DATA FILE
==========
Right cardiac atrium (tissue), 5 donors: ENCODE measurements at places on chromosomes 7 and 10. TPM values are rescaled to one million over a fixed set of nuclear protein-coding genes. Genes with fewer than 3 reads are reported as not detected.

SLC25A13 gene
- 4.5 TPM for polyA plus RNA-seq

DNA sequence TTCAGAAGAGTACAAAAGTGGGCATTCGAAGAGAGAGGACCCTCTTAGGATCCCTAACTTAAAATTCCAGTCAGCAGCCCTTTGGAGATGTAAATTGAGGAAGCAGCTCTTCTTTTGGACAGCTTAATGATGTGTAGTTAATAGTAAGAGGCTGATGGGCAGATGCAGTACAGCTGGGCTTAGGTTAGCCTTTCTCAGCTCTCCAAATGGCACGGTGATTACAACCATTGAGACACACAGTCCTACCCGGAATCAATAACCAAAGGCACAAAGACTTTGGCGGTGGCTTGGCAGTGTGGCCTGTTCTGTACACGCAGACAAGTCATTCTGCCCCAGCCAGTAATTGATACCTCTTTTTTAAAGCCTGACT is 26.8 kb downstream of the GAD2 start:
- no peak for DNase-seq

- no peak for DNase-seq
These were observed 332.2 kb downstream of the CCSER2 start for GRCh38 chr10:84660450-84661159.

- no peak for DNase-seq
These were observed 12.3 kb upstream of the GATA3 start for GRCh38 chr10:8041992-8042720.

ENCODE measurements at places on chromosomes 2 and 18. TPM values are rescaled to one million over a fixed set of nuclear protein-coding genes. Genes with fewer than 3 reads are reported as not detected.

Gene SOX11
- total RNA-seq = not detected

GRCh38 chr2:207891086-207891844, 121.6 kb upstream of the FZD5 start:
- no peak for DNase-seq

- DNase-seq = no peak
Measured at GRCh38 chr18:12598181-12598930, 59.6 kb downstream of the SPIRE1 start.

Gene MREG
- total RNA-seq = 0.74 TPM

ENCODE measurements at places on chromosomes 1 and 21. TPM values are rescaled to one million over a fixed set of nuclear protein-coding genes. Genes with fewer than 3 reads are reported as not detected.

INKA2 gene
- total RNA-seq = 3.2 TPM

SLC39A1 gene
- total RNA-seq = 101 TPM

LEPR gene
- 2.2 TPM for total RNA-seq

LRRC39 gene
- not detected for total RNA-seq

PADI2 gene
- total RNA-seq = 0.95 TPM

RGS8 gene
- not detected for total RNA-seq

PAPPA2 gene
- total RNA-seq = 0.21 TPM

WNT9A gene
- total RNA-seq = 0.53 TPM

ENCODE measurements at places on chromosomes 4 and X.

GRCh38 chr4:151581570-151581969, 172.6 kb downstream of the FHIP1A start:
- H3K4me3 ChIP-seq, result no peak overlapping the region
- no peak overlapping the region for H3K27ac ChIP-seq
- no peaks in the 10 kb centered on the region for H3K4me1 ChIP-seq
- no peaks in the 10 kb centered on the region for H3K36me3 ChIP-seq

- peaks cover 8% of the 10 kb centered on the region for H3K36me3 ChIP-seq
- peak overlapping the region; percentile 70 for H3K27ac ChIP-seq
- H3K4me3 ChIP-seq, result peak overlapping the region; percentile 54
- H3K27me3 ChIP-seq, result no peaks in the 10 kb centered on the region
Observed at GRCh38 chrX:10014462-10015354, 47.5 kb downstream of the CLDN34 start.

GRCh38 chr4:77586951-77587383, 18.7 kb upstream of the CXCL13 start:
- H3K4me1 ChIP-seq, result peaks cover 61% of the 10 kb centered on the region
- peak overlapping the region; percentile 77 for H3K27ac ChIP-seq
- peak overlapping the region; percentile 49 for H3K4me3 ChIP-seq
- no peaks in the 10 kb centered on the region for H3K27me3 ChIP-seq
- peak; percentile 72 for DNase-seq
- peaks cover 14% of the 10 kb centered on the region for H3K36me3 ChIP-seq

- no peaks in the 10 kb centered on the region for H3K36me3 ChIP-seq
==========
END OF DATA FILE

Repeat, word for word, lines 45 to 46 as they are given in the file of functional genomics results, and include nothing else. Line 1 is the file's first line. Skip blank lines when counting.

- H3K27me3 ChIP-seq, result no peaks in the 10 kb centered on the region
Observed at GRCh38 chrX:10014462-10015354, 47.5 kb downstream of the CLDN34 start.